Showing posts from February 22, 2015

Review: The Prime Gig

Vince Vaughn plays a small-time telemarketer whose gig working for the frankly shonky Stephen Tobolowsky and J.J. Johnston ends, leaving the already barely scraping by employees out of pocket and out of work. Then an attractive woman (miscast Julia Ormond) approaches him with an offer to work with a previously incarcerated bigwig (Ed Harris), Vaughn having previously expressed interest (to rivals Randy and Jason Sklar) in working for the man. Harris presents a positive and seemingly legit front, but Vaughn isn’t so sure. Meanwhile, he starts a relationship with Ormond, Harris’ cool and aloof business partner. Is this business venture too good to be true? Did I mention that Harris was previously incarcerated and it’s Ed Freakin’ Harris ? Rory Cochrane plays the disabled and somewhat lazy brother Vaughn cares for (I’m disabled and lazy myself, just so you know), whilst Romany Malco Jr., Amber Benson, and Tom Wright play his co-workers. George Wendt, Wallace Shawn, and Brian George pl

Review: Dream Lover

Kristy McNichol stars as a NY jazz flautist, newly moved into the area with boyfriend Justin Deas. One night she is attacked in her apartment and nearly raped, before she fatally stabs the intruder. Unfortunately, the nightmare has only begun for her- she’s literally having nightmares about the incident. It doesn’t help that Deas cheats on her, and there’s something not quite right with her relationship with dad Paul Shenar, either (Kissing on the lips for one thing). Along comes Ben Masters, a handsome dream analysis researcher who wants McNichol to be a part of his experiments. And hey, if it cures her of her problems, that’s a bonus. Unfortunately, it looks as though it’ll only make things worse. John McMartin and Gayle Hunnicutt play family friends (who are only in the film to cast aspersions on Mr. Shenar for possible red herring purposes).   Not the crowning achievement in the career of director Alan J. Pakula ( “Klute” , “All the President’s Men” , “Sophie’s Choice” ),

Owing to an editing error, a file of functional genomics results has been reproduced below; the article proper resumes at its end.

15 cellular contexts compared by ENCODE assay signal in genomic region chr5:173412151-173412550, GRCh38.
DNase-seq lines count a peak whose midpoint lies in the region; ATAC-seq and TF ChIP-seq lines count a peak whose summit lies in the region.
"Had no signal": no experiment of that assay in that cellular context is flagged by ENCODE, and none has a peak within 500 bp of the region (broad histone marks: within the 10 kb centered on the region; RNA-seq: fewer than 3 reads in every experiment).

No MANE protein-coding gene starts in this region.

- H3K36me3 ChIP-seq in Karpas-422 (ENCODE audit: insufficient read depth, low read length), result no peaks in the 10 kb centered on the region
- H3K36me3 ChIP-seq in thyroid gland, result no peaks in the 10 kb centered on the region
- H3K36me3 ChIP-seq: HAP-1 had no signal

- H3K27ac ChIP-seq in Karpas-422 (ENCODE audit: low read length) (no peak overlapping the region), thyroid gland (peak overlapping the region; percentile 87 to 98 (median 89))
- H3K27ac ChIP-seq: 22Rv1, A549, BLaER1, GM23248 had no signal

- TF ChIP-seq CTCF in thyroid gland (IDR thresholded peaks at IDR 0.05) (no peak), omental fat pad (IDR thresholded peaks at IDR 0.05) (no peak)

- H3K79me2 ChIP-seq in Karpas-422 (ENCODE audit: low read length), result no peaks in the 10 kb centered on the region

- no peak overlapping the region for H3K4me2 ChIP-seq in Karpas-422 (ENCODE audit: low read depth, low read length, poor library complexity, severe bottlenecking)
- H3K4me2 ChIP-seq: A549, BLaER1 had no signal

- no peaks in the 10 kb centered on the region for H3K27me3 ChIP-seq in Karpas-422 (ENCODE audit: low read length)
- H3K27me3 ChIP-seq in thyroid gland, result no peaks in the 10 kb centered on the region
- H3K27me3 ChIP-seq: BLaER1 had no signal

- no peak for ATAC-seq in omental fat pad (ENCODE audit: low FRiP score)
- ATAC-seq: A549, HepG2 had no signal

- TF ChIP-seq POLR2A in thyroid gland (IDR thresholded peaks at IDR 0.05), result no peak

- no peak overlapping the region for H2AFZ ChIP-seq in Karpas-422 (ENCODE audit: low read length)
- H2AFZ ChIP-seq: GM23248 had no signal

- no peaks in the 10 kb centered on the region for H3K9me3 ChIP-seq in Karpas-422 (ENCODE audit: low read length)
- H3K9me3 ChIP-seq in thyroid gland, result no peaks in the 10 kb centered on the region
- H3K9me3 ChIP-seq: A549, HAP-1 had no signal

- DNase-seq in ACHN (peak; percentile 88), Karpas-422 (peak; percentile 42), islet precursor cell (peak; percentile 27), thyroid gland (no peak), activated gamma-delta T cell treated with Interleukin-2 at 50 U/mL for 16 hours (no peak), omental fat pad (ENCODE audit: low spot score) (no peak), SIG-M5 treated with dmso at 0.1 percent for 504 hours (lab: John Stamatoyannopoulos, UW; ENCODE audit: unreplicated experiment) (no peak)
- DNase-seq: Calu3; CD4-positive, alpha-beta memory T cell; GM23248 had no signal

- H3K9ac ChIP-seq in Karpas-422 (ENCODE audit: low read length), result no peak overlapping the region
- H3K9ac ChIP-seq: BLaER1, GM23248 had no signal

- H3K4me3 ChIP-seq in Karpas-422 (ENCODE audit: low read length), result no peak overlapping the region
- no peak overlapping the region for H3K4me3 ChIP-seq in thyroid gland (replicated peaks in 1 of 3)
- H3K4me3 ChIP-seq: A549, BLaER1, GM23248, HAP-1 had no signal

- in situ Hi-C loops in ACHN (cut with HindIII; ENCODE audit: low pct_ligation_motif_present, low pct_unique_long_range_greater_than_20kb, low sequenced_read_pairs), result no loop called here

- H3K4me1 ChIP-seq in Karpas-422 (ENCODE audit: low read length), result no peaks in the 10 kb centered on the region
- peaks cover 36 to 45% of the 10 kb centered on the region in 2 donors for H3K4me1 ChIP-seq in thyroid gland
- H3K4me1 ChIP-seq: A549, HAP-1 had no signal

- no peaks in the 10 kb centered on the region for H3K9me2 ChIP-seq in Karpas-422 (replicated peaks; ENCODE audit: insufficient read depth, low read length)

Review: Short Term 12

A film depicting what goes on inside a half-way house facility for at-risk kids, taking the principal point of view of supervisor Grace (Brie Larson- playing this like she’s lived the part), a young woman with a tragic upbringing of her own. We see her try to do her job and maintain her romantic relationship with likeable co-worker Mason (John Gallagher Jr.) whilst dealing with some pretty damn major scars of her own that she isn’t quite letting Mason in on. These old wounds are possibly about to re-open not only due to her estranged father’s impending release from prison, not only because she’s just found out she’s pregnant, but also because of an angry young arrival (Kaitlyn Dever, one of Larson’s co-stars in “The Spectacular Now” ) who seems to come from a similar violent circumstance. Kevin Hernandez and Keith Stanfield play two other at-risk teens, the latter about to turn 18, and therefore leave the facility.   One of those indie sleepers just begging to be seen and app

Review: The Fantastic Planet

Set on the planet Ygam, which has two distinct races: Humanoids called Oms, and blue-skinned Draags (an intellectual and somewhat meditative race). The Draags are the superior race on the planet, with the Oms (who were nabbed from a planet called Terra) resigned to being slaves or pets for the younger Draags. We follow one particular Om child through the years, given the name Terr. Eventually Terr becomes accustomed to life as a pet, until his Draag owner grows up and loses interest in Terr. Terr eventually hooks up with a bunch of other Oms on the lam, so to speak. Meanwhile, it is decided that the Oms have become a problem for the Draags, and must be exterminated. But that may not be as simple as they think, as the Oms have become educated, and learn of this extermination plan, as they prepare to launch an uprising.   One of the weirdest animated films you’ll ever see, this 1973 French/Czech sci-fi flick from debut director Rene Laloux (a Frenchman) and co-writer Roland Top